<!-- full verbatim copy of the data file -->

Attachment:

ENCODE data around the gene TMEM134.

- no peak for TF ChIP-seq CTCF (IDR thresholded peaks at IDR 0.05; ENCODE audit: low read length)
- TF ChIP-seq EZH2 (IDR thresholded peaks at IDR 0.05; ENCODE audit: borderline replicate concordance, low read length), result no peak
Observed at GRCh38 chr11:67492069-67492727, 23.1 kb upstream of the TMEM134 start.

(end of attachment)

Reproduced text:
ENCODE data around the gene TMEM134.

- no peak for TF ChIP-seq CTCF (IDR thresholded peaks at IDR 0.05; ENCODE audit: low read length)
- TF ChIP-seq EZH2 (IDR thresholded peaks at IDR 0.05; ENCODE audit: borderline replicate concordance, low read length), result no peak
Observed at GRCh38 chr11:67492069-67492727, 23.1 kb upstream of the TMEM134 start.